Re: Power Tower and Carmichael Lambda Function

*To*: mathgroup at smc.vnet.net*Subject*: [mg89740] Re: [mg89662] Power Tower and Carmichael Lambda Function*From*: Andrzej Kozlowski <akoz at mimuw.edu.pl>*Date*: Thu, 19 Jun 2008 05:44:55 -0400 (EDT)*References*: <200806170436.AAA26560@smc.vnet.net> <0843751E-D32D-4FE3-9716-49E0576B4D89@mimuw.edu.pl>

Of course, if you still think this is too slow, it is enough to do: Fold[PowerMod[#2, #1, 10^4] &, 1, Range[2001, 2008]] // Timing {0.00006, 1008} Andrzej Kozlowski On 19 Jun 2008, at 11:22, Andrzej Kozlowski wrote: > I do not understand why you did not just do this: > > Fold[PowerMod[#2, #1, 10^4] &, 1, Range[2008]] // Timing > {0.00546, 1008} > > It saves you having to use CarmichaelLambda, is not too long to > wait, and leaves not doubt as to the correct answer. > > Andrzej Kozlowski > > On 17 Jun 2008, at 13:36, John Snyder wrote: > >> On New Year's Day of this year the following problem was published >> in a >> problem contest on an internet website asking for the last four >> digits of >> the following number: >> >> 2008^(2007^(2006^.^.^.^(2^1))) >> >> For some reason I got interested in the problem (it isn't homework, >> I am 58 >> years old) and I solved it using Mathematica's CarmichaelLambda >> function as >> follows: >> >> In[9]:= lambda=FoldList[CarmichaelLambda[#1]&,10000,Range[6]] >> Out[9]= {10000,500,100,20,4,2,1} >> >> In[10]:= m=Range[2002,2008]//Reverse >> Out[10]= {2008,2007,2006,2005,2004,2003,2002} >> >> In[11]:= Mod @@@ Transpose[{m, lambda}] >> Out[11]= {2008,7,6,5,0,1,0} >> >> Now, since the tower of powers is evaluated from the top down I >> reasoned >> that everything from the top down through the 5 contributed nothing >> to the >> answer because 5^0=1. I got my answer doing the following: >> >> In[12]:= PowerMod[2008,7^6,10000] >> Out[12]= 5328 >> >> When the solution was finally published the other day the following >> result >> was listed as being the correct solution: >> >> In[13]:= PowerMod[2008,7^6^5,10000] >> Out[13]= 1008 >> >> It seems to me that the relevant exponent should be just 7^6, not >> 7^6^5 >> because 5^0=1. Playing around with some smaller and easier numbers >> in >> Mathematica I think I am correct, but the problem site says >> otherwise. I am >> no expert in number theory so could someone who is please explain >> to me >> which answer is correct and why? Does Mathematica really use the >> parentheses >> in the exponent in evaluating something like this? >> >> Thanks, >> >> John >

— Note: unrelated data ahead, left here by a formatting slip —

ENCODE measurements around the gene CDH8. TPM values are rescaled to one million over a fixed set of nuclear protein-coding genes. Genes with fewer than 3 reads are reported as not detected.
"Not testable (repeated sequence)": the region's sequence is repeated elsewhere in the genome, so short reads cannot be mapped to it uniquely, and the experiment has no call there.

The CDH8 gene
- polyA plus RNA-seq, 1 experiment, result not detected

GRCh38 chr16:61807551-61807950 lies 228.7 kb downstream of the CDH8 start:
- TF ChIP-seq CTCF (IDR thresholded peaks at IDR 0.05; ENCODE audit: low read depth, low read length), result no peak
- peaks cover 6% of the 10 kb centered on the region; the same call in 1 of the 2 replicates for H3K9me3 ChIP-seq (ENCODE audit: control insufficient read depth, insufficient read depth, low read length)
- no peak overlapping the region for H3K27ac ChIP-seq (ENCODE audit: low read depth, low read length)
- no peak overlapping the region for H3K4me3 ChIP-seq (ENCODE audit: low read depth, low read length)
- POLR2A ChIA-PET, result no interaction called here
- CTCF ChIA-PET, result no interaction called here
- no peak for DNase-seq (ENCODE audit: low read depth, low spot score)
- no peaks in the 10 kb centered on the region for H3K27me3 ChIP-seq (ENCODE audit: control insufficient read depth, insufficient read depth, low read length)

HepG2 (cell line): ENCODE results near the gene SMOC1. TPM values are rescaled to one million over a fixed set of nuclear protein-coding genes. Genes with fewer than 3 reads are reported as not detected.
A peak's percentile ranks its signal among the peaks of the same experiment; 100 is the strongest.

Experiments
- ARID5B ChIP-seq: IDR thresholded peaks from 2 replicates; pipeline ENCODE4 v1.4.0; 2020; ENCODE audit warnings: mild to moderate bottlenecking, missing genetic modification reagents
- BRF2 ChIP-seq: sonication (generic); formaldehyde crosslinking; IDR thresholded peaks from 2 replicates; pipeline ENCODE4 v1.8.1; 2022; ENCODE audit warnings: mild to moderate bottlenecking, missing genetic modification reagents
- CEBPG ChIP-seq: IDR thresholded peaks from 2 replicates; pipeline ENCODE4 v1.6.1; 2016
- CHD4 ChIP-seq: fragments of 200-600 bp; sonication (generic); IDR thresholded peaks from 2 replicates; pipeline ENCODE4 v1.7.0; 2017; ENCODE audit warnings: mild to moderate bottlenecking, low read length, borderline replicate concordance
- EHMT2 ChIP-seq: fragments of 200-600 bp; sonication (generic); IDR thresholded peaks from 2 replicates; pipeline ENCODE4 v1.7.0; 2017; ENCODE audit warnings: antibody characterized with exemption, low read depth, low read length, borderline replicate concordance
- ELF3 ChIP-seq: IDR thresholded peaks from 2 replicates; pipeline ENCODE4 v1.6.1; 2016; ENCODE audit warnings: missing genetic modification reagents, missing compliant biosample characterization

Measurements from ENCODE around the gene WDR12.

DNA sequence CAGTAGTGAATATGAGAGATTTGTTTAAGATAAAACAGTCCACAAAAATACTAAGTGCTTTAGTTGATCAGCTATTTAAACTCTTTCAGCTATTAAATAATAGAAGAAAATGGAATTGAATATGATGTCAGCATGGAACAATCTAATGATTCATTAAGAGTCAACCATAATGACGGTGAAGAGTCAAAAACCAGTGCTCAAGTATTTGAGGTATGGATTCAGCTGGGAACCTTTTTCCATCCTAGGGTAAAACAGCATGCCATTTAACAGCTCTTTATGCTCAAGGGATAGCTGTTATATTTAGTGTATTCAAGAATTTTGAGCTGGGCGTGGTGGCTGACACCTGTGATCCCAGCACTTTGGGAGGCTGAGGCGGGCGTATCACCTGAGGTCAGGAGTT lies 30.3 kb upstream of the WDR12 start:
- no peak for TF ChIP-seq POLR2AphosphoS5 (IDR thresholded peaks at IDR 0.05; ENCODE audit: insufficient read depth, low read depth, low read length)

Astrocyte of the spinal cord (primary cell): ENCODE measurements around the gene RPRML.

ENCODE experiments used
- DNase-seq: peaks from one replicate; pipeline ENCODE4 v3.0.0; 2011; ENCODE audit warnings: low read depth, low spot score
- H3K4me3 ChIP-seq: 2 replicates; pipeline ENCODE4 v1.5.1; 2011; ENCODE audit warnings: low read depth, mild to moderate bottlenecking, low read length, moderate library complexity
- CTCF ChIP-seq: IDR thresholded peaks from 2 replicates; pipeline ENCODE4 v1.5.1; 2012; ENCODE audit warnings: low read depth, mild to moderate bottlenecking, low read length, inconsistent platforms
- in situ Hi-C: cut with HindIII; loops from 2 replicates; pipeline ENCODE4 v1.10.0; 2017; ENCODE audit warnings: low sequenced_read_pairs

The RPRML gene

**References**:**Power Tower and Carmichael Lambda Function***From:*"John Snyder" <jsnyder@wi.rr.com>